It’s Not About You
By: Rabbi Yakov Horowitz
Yesterday’s column, "Recalculating," discussed the importance of helping our children correct their errors in a calm tone and mindset. However, as we all know, it is much easier said than done, as it is often difficult to maintain our equilibrium when our children make mistakes – all the more so if they ignored our advice, or are disrespectful in the process.
Please permit me to share a train of thought with you, that might be helpful in helping us guide our children effectively.
Some thirty years ago, when Rabbi Aron Fink, Dean of Ateres Bais Yakov of Monsey, informed Rabbi Yakov Weinberg zt”l that he planned on entering the field of chinuch (education), his rebbi told him the following, “Always keep in mind that it’s not about you.” And while that particular comment was in the context of a conversation they were having, I found that to be a deeply insightful thought, one we would all do well to internalize.
When your teenage child loses his or her temper and speaks to you disrespectfully, he or she has an anger management problem – one that you can be helpful in correcting. But it is not about you. It so happens that as a close family member, who also is responsible for setting limits, you were the recipient of the anger. But it is not about you. To be sure, it is your responsibility as a parent to explore what provoked the anger, and what you might have done differently during that conversation to deescalate things (in that case, part of it really is about you).
One thing is certain though. Should you choose to take it personally; you are much more likely to strike back in anger instead of providing guidance and assistance.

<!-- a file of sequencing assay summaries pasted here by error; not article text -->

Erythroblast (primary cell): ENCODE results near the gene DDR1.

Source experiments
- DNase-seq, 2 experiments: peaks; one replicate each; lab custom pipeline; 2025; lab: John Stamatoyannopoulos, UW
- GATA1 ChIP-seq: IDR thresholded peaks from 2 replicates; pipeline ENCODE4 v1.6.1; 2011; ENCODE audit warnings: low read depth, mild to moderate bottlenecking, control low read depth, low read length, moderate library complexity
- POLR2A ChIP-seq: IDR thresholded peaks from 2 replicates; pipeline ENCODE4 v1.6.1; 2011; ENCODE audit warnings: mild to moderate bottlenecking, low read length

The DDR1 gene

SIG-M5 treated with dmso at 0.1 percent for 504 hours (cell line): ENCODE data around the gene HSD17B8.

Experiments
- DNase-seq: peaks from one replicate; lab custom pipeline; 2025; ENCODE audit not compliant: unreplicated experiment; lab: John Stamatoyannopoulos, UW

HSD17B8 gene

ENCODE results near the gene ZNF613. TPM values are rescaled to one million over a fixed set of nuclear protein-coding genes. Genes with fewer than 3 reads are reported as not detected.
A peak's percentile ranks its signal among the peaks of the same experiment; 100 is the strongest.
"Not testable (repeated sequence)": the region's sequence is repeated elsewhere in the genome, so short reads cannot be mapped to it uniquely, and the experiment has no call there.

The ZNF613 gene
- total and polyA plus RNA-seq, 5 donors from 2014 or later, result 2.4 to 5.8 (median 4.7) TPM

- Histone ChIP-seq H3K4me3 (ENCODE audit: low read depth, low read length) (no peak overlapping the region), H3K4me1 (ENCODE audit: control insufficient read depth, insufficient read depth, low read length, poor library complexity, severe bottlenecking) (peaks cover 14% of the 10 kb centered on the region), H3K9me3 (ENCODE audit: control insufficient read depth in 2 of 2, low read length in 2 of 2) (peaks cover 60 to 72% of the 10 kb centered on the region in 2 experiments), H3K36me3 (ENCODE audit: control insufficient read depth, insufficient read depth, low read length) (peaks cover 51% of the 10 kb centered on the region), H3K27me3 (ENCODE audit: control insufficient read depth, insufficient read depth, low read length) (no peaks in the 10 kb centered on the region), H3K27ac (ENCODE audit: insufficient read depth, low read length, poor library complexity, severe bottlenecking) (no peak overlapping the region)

So; repeat this several times in front of a mirror: It’s not about me. It’s not about me. It’s not about me.
© 2009 Rabbi Yakov Horowitz, all rights reserved
For the second year, we are running a concert to benefit the work of Project YES; a program I started 13 years ago to assist teens at risk with the help of Rabbi Moshe Sherer zt”l and with the backing and encouragement of the members of the Moetzes Gedolei Hatorah Shlit”a. The concert will be held this Sunday evening, November 15th, 2009 at 8:00 p.m. in the Merkin Concert Hall, featuring Avrohom Fried and Cantor Yitzchok Meir Helfgot.
As you can well imagine, the stress of today’s precarious environment is directly affecting the tranquility of many homes in our communities. As a direct result, the phone lines at Project YES have been ringing more than ever as parents seek assistance.
Despite the challenges of increased requests for help, reductions in government funding, and diminished financial support from donors, we are deeply committed to providing life-saving support for the children and families who turn to us for help.
In fact, we will soon be rolling out an exciting new initiative that will generate an exponential increase in the number of children being served by our Teen Mentoring program.
We are partnering with Bnos Agudath Israel, to train Bnos leaders in cities across North America, in partnership with their local schools, to become “big sisters” to the children in their communities.
Please help us help our children by becoming a Concert Sponsor or by contributing to Project YES.
We need your support to continue our life-saving work. It is just that simple.
Now more than ever.
Rabbi Yakov Horowitz
Founder and Director of Project YES
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